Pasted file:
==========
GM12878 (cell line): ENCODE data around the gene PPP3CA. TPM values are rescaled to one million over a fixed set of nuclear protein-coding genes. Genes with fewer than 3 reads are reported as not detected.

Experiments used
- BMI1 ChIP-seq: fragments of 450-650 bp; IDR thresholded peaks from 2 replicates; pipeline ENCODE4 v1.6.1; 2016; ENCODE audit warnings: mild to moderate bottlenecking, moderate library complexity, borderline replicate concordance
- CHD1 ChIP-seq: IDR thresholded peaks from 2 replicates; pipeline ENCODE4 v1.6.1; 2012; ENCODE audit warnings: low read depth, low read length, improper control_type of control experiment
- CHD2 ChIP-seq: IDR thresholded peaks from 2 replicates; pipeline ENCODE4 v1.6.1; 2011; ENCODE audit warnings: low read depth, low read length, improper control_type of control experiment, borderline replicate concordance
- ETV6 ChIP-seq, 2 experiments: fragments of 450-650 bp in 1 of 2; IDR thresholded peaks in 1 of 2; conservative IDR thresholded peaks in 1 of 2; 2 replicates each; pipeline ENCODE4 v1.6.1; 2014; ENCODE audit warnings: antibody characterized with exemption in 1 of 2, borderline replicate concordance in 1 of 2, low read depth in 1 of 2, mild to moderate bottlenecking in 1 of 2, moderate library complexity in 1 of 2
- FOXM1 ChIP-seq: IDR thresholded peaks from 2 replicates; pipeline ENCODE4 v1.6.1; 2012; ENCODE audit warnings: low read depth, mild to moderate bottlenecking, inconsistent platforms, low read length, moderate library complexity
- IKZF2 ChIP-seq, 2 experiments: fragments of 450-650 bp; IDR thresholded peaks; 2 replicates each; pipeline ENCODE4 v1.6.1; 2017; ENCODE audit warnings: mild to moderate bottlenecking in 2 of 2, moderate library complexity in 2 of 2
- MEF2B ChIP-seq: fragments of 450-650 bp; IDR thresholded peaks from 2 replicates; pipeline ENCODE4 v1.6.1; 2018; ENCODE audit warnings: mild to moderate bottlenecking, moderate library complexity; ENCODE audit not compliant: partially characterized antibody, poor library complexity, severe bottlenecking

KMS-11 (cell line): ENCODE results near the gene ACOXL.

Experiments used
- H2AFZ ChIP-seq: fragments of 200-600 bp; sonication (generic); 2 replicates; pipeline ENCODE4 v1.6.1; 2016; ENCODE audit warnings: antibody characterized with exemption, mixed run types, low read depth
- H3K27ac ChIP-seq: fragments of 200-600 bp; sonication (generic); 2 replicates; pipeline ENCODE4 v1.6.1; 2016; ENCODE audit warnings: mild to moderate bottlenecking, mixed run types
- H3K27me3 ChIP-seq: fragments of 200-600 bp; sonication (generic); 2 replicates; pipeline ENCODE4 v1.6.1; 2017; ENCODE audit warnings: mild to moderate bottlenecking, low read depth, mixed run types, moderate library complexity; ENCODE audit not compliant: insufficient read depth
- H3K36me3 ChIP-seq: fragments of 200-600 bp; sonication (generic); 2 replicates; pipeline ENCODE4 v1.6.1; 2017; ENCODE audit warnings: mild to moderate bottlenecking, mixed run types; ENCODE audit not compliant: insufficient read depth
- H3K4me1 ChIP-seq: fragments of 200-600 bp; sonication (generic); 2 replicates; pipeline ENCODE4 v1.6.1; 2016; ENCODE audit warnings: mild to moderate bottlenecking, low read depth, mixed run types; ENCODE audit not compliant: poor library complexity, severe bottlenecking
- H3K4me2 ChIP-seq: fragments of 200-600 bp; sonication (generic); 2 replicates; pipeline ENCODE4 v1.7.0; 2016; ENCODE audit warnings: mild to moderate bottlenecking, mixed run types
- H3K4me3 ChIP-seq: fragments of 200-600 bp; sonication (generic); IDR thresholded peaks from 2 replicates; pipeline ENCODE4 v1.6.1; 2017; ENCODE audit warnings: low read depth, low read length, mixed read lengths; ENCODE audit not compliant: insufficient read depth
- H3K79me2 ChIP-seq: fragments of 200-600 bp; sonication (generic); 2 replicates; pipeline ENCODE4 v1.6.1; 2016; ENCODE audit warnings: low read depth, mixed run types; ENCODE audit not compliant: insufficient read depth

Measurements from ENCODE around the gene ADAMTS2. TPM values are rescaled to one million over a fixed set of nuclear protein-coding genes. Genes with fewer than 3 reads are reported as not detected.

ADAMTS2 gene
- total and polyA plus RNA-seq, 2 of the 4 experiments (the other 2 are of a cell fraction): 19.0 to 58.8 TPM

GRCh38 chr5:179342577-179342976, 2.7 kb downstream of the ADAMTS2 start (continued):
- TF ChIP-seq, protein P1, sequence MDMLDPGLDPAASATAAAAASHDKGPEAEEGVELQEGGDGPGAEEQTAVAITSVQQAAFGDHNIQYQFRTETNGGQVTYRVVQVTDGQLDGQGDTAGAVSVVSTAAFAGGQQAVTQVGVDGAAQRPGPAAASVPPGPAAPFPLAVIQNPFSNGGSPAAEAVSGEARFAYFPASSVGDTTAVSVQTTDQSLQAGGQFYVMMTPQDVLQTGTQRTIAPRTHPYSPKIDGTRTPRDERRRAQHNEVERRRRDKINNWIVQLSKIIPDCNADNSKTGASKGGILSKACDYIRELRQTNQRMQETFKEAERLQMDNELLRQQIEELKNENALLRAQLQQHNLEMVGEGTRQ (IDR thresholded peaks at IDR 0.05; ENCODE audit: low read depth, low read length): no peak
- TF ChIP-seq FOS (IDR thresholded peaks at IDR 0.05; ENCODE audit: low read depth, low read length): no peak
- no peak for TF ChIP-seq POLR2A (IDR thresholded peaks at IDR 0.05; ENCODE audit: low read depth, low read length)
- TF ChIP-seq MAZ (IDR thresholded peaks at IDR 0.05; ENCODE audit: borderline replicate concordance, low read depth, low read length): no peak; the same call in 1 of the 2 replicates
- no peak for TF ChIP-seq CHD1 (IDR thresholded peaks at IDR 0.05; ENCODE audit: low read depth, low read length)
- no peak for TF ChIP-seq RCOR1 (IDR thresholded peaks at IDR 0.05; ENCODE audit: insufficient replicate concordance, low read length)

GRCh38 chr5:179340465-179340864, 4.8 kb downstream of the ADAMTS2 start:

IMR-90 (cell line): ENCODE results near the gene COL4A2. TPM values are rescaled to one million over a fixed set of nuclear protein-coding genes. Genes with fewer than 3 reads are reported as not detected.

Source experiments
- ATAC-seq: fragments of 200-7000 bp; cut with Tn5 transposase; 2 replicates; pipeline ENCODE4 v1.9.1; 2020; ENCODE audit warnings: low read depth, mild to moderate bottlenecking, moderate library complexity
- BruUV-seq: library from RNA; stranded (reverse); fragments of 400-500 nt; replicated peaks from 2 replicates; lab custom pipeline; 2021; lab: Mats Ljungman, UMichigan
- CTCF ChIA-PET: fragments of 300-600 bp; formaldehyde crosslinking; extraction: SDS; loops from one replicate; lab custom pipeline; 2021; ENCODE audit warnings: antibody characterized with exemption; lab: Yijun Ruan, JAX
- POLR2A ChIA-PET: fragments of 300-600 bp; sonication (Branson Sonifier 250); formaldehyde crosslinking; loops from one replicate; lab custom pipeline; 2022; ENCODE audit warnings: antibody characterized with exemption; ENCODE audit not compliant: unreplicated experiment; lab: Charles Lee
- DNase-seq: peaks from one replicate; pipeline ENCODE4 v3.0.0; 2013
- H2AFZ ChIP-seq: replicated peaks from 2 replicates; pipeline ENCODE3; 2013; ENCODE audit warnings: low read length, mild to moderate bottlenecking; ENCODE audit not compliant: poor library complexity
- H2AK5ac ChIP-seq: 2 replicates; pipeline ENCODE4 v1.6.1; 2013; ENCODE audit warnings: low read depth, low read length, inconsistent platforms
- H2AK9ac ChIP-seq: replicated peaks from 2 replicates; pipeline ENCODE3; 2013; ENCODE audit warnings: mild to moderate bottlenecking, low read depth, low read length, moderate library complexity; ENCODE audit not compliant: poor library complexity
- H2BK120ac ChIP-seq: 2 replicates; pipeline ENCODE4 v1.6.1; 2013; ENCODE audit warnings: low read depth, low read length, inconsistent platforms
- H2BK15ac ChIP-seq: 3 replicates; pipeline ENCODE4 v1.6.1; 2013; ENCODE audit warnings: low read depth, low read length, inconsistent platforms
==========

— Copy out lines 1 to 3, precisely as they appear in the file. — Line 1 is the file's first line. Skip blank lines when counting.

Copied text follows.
GM12878 (cell line): ENCODE data around the gene PPP3CA. TPM values are rescaled to one million over a fixed set of nuclear protein-coding genes. Genes with fewer than 3 reads are reported as not detected.

Experiments used
- BMI1 ChIP-seq: fragments of 450-650 bp; IDR thresholded peaks from 2 replicates; pipeline ENCODE4 v1.6.1; 2016; ENCODE audit warnings: mild to moderate bottlenecking, moderate library complexity, borderline replicate concordance